The MMR vaccination protects against Measles, Mumps and Rubella. This vaccination is a part of the children’s vaccination course given under the NHS and is therefore rarely required. However, for patient’s that have missed out on one of these vaccinations they can have a catch-up dose. People moving abroad may require proof of MMR Vaccination or may be asked to have the required vaccination for application of visas.
Our recommended vaccines for the most common travel destinations outside of Europe includes Hepatitis A, Typhoid and Diphtheria, Tetanus and Polio (DTP) vaccines. For travellers who are visiting the developing world on a regular basis or for prolonged periods of time, we would recommend considering hepatitis B vaccine. Cholera is worth considering for travellers visiting rural areas of developing countries. The vaccine against cholera (Dukoral) also reduces the risk of the most common form of traveller’s diarrhoea caused by E coli. Dukoral is an oral vaccine given in two doses one week apart.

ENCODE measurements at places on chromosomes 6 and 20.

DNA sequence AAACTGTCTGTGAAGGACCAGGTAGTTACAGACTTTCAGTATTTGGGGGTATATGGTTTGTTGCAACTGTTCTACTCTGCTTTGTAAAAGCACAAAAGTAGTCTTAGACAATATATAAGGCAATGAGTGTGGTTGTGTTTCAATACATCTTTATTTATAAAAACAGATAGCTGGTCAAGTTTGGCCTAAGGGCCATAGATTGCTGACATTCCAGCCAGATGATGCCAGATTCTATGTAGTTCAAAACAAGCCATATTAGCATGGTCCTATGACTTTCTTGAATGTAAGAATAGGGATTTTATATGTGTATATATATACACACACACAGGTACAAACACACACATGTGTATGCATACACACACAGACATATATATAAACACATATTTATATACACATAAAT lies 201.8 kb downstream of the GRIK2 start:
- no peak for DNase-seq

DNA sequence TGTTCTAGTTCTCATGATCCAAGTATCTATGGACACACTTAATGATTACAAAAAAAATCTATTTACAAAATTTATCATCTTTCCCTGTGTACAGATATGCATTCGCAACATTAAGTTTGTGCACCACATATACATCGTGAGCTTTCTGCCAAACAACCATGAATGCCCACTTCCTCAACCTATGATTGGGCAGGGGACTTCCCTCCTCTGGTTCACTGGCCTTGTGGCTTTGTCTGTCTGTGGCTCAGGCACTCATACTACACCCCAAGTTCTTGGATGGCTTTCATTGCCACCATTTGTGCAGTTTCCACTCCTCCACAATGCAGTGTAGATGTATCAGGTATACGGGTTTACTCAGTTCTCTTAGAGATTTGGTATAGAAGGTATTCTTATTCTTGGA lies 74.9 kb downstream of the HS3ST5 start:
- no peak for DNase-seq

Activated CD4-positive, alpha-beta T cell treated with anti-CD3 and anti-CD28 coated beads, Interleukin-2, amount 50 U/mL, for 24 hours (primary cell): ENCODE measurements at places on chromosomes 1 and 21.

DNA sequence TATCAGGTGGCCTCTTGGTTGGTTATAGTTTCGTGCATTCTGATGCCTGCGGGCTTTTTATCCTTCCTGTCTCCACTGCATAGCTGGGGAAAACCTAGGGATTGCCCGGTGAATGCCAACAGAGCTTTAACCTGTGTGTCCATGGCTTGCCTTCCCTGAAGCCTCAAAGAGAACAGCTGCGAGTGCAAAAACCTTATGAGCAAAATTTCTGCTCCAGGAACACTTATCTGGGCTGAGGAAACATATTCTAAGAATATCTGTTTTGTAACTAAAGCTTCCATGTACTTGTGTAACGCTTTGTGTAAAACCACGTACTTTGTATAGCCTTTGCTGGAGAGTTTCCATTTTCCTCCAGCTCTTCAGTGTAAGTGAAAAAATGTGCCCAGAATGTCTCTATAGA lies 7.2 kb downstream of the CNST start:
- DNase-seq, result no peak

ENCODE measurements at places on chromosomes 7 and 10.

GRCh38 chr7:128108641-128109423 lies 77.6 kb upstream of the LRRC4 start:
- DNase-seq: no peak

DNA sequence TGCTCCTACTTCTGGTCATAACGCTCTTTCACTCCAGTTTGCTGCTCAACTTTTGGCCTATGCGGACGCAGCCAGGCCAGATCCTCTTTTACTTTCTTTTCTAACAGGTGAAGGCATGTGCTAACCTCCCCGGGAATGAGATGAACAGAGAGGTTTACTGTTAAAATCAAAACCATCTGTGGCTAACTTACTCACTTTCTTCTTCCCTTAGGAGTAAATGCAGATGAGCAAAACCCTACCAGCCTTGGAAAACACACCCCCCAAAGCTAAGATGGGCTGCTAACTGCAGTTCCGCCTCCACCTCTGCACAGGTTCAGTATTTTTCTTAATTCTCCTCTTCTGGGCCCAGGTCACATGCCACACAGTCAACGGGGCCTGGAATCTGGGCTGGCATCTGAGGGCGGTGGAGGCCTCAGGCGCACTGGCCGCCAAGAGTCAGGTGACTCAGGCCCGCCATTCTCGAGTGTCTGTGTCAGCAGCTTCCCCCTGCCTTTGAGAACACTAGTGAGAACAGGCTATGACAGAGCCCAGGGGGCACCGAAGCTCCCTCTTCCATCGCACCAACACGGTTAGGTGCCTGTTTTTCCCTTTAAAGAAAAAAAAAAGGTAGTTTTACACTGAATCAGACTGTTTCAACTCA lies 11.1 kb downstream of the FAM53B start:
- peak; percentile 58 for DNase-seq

Individuals should ensure that they have received two doses of MMR prior to travel to areas where the risk of mumps is high. MMR is part of the childhood vaccination schedule however those who were born between 1980 and 1990 may not have received two doses of MMR vaccine. Individuals born between this time should check w that they have received vaccination.
Signs and symptoms
Measles is a highly infectious viral illness that can start off with flu like symptoms. Other symptoms can include red eyes that can be sensitive to light and small greyish white spots on the inside of the cheeks. Symptoms normally start 10 days after infection. Mumps are another viral infection that normally lead to painful swelling of the side of the face under the ears. Other symptoms include headaches, joint pains and high temperature. Rubella is viral infection which used to be common in children. The main symptoms are a red rash on the skin made up of small spots , swollen glands around the head and neck, flu like symptoms and aching and painful joints.
The vaccine consists of two vaccines usually given in childhood. It can be given in adulthood with two doses given over the period of a month. It is a vaccine that is strongly contraindicated in pregnancy.
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